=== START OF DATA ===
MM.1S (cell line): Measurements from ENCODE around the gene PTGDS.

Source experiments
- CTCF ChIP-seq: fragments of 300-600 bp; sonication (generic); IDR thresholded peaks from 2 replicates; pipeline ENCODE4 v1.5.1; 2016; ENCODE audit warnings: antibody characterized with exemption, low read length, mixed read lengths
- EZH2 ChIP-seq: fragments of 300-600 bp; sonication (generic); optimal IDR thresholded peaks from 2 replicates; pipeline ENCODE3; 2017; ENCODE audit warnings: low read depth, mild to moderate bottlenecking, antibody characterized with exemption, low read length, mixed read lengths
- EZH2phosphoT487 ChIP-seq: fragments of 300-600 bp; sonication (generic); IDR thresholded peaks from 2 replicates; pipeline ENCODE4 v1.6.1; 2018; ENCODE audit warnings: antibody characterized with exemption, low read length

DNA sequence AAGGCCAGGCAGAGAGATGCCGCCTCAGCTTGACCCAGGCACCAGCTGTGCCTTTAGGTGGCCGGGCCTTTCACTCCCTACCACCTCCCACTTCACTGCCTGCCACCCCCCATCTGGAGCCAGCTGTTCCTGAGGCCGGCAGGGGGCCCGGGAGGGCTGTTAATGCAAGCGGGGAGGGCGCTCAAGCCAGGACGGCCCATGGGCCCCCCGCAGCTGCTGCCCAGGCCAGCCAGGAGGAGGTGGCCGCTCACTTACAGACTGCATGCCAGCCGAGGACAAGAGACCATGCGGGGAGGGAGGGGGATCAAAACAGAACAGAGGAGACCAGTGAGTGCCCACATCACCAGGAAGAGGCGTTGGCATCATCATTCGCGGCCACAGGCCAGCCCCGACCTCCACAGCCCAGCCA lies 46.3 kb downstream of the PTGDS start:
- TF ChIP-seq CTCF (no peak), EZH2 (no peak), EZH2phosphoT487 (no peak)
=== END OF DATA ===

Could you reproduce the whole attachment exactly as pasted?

MM.1S (cell line): Measurements from ENCODE around the gene PTGDS.

Source experiments
- CTCF ChIP-seq: fragments of 300-600 bp; sonication (generic); IDR thresholded peaks from 2 replicates; pipeline ENCODE4 v1.5.1; 2016; ENCODE audit warnings: antibody characterized with exemption, low read length, mixed read lengths
- EZH2 ChIP-seq: fragments of 300-600 bp; sonication (generic); optimal IDR thresholded peaks from 2 replicates; pipeline ENCODE3; 2017; ENCODE audit warnings: low read depth, mild to moderate bottlenecking, antibody characterized with exemption, low read length, mixed read lengths
- EZH2phosphoT487 ChIP-seq: fragments of 300-600 bp; sonication (generic); IDR thresholded peaks from 2 replicates; pipeline ENCODE4 v1.6.1; 2018; ENCODE audit warnings: antibody characterized with exemption, low read length

DNA sequence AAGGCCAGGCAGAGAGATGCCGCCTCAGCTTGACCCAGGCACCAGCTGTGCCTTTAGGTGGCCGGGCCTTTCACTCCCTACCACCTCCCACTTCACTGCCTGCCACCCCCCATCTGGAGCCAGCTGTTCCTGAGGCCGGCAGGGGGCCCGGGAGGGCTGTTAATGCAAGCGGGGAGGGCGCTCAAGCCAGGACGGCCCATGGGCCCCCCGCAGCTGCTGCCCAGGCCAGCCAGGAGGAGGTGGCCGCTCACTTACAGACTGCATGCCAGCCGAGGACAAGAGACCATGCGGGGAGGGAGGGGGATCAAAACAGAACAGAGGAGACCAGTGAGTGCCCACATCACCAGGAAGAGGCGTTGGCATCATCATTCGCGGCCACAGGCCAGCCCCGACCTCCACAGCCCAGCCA lies 46.3 kb downstream of the PTGDS start:
- TF ChIP-seq CTCF (no peak), EZH2 (no peak), EZH2phosphoT487 (no peak)